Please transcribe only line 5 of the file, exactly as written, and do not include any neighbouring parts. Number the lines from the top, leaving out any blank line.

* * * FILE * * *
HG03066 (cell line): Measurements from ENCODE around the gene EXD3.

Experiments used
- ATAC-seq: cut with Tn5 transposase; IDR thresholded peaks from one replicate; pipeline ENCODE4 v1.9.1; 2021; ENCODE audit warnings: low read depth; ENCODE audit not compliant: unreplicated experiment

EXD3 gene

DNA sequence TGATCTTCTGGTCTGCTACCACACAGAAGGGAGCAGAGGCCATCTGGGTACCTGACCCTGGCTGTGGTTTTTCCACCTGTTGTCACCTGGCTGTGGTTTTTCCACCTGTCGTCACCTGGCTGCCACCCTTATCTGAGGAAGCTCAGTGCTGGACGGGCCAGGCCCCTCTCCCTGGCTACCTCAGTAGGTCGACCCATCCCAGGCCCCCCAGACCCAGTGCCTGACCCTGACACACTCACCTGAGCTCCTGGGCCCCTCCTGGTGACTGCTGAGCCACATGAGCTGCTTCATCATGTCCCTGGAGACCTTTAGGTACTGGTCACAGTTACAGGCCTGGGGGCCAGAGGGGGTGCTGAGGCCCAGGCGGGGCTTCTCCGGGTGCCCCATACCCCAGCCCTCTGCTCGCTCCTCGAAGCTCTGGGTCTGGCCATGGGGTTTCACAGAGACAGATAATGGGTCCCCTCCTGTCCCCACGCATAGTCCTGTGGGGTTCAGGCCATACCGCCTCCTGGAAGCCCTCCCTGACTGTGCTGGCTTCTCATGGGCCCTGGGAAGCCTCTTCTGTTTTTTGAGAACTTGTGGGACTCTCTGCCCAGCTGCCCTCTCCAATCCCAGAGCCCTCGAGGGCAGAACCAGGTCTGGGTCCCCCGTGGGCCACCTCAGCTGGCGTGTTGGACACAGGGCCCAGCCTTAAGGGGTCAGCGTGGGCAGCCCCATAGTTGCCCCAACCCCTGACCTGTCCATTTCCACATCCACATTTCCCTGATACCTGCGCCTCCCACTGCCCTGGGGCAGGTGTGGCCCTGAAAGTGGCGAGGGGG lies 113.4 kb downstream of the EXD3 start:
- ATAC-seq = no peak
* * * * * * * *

DNA sequence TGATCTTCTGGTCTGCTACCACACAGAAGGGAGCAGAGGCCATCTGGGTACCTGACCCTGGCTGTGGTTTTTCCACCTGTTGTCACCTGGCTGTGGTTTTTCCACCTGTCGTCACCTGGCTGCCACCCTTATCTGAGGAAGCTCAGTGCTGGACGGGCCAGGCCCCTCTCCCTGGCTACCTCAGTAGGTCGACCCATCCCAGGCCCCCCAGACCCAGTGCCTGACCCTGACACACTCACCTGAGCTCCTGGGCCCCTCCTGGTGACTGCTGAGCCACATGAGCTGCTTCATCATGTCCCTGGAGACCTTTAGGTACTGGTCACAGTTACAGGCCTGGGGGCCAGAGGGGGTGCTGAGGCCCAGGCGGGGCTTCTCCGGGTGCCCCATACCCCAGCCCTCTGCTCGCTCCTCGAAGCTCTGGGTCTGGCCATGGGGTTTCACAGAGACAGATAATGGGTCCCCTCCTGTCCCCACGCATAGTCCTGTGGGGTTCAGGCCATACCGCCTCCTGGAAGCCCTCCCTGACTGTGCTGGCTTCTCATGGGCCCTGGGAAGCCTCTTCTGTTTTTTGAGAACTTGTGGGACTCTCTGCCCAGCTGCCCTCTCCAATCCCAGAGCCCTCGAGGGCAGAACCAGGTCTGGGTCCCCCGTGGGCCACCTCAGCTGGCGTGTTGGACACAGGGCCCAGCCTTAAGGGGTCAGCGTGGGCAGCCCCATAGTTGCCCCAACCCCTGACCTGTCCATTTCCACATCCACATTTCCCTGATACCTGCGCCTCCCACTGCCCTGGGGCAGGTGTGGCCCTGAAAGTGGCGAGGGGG lies 113.4 kb downstream of the EXD3 start: